Eight people will become "open books" this month to share their stories of domestic violence, infertility and religion with anyone who's curious.
The Human Library event will be held from 10 a.m. to noon April 21 at the Orange branch of the Delaware County District Library, 7171 Gooding Blvd.
Each of the eight "books" can be "checked out" by patrons for 30-minute increments.
"Each book will have a private space. They are pretty deeply personal stories that they are sharing and there are some hard topics to discuss," said Amee Sword, the adult-services librarian who is organizing the event. "I'm very excited that these people have stepped up to do it."
Samantha Valesky, the deputy fiscal officer for the library, has struggled with infertility for four years and volunteered to share her story.
After a miscarriage, Valesky, 29, tried intrauterine insemination treatments that sent her to the emergency room.
"Now we're exploring a more-natural way," she said.
After hearing about the Creighton Model, a natural family-planning method, Valesky got a second opinion. She since has had surgery for endometriosis and said she is "cautiously optimistic."
"Talking about infertility, it helps me. When people know, when my family knows, when my co-workers know, what I'm going through, they can be encouraging -- a listening ear -- and that helps me," Valesky said.
Valesky said she and her husband still are considering all avenues when it comes to children.
"Look around, do some research, go to the library -- just be your own advocate, and that should be true with any health issue, but especially with infertility," she said. "I don't know how this story is going to play out for me. This is a chapter of my story that I'm sharing."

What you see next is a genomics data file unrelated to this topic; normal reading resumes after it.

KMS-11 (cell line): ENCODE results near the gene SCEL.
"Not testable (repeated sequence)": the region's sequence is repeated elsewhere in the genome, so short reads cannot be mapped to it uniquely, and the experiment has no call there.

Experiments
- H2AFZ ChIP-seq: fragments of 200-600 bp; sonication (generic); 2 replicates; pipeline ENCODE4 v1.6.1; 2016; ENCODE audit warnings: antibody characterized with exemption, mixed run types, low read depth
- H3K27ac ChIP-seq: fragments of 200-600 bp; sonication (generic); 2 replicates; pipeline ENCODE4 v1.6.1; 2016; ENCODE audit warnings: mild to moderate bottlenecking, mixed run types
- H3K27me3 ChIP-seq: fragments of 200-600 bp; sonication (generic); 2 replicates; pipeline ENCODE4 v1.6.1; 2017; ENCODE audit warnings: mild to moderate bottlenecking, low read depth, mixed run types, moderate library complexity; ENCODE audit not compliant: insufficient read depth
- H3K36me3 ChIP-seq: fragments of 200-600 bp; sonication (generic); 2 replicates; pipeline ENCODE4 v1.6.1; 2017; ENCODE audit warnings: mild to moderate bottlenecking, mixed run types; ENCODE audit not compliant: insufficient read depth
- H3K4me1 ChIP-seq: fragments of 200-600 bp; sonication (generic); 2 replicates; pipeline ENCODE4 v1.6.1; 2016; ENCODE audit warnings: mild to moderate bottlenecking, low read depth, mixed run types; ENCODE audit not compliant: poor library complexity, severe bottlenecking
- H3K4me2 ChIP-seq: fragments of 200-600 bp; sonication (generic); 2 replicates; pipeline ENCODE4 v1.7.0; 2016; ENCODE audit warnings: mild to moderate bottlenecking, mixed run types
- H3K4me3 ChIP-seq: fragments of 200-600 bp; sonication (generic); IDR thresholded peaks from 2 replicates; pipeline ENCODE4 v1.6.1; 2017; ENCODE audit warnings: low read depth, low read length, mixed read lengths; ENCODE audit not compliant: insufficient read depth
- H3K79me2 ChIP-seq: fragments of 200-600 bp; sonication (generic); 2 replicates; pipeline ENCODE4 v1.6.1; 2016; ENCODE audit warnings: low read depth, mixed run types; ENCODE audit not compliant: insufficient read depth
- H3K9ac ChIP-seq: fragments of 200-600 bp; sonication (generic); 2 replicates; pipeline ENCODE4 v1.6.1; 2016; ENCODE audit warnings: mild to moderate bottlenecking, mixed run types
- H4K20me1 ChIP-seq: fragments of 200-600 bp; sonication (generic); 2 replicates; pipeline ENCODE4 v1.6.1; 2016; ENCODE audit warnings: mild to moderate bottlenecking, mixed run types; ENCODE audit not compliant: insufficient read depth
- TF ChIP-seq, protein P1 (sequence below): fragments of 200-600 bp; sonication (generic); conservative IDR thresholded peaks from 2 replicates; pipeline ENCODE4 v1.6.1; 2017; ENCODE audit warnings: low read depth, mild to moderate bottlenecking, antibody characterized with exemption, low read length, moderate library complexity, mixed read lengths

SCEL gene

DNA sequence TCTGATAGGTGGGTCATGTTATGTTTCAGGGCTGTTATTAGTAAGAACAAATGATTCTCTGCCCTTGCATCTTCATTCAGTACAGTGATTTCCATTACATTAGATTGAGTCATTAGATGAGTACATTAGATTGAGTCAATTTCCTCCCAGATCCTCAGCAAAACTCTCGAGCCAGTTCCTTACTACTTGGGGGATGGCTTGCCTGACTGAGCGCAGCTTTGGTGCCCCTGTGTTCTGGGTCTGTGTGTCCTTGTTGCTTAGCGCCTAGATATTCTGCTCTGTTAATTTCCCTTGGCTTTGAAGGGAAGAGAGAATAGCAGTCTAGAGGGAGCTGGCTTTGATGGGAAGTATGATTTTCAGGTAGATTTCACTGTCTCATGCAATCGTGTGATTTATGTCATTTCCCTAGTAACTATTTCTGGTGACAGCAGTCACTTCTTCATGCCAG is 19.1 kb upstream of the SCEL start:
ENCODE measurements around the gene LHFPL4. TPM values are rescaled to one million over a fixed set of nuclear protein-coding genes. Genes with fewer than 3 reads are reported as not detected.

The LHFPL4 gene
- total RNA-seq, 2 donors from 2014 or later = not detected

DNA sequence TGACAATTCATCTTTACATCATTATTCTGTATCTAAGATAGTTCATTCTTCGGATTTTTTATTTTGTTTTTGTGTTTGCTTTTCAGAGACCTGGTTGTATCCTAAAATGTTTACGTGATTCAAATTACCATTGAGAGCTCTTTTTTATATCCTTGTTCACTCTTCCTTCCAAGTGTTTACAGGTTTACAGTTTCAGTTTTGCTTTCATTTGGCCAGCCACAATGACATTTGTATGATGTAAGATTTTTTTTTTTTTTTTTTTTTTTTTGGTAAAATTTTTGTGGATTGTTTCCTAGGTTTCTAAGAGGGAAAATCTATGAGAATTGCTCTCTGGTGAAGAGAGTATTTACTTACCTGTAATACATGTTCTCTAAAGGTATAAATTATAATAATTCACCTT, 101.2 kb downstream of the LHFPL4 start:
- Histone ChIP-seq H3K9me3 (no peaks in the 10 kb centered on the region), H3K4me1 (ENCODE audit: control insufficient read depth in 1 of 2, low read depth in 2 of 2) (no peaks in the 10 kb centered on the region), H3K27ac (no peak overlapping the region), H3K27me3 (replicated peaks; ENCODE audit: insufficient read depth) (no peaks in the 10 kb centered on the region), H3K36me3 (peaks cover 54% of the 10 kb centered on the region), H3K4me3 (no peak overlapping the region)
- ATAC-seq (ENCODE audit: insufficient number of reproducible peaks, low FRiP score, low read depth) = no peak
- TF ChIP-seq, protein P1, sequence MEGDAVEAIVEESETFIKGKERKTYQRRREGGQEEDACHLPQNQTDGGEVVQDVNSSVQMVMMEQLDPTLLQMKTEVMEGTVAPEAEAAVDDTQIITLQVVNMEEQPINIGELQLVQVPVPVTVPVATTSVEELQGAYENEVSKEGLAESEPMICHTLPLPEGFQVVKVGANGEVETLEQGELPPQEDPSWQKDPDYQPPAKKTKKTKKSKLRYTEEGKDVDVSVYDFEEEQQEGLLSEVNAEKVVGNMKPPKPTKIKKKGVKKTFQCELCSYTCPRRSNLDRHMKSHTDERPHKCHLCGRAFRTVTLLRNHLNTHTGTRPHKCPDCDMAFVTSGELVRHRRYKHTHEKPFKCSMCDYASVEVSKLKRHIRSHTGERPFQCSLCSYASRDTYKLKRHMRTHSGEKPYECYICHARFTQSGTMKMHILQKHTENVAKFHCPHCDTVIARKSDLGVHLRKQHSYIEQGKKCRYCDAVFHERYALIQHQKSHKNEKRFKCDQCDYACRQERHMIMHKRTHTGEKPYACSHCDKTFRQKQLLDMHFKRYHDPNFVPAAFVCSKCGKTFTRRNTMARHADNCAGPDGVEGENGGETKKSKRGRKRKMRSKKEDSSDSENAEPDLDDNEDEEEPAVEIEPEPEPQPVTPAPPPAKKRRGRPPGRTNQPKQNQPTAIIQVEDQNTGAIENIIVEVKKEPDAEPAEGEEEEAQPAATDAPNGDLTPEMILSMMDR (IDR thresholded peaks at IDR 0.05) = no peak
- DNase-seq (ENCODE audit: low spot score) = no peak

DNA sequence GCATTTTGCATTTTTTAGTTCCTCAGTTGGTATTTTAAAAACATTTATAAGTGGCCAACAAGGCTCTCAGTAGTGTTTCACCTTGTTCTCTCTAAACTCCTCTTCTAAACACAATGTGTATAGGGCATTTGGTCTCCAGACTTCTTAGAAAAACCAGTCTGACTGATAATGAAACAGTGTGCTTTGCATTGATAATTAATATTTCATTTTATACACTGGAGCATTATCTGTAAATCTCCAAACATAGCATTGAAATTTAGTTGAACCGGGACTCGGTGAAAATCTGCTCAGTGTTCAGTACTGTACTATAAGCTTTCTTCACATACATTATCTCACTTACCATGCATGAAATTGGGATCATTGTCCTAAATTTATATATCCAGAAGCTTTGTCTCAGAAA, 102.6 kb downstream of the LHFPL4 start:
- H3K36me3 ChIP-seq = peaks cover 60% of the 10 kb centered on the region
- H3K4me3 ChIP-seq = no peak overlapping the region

Orange branch manager Sara Kennedy was the first "book" to sign on.
After a prolonged illness, Kennedy was diagnosed at 35 with a form of vasculitis. She underwent surgery to amputate her left leg below the knee.
"It's a great way to encourage dialogue in the community to learn about people who are different from yourself," Kennedy said. "I'm interested to see who shows up and what they want to know. It will be a chance to hear the things that oftentimes people are afraid to ask."
Now 37, Kennedy uses a prosthesis. She spent 22 days in the hospital recovering and was out of work for nearly six months adjusting to what she calls her "new normal."
"I am healthy now," Kennedy said. "Before, I didn't really take great care of myself and now I'm definitely more active than I've ever been in my whole life. I'm not scared to try new things."
In addition to Valesky and Kennedy, the other "books" include an American Muslim, an emergency medic with more than 20 years of experience, a victim of domestic abuse, and a woman living with depression and anxiety disorders.
Sword said she hopes to expand the event to other branches with different stories.
"I think we do better when we know better," she said.
For more information on each of the books, visit delawarelibrary.org/content/ human-library.
To reserve a time slot, call 740-549-2665. Walk-ins will be accepted as time and subject availability permits.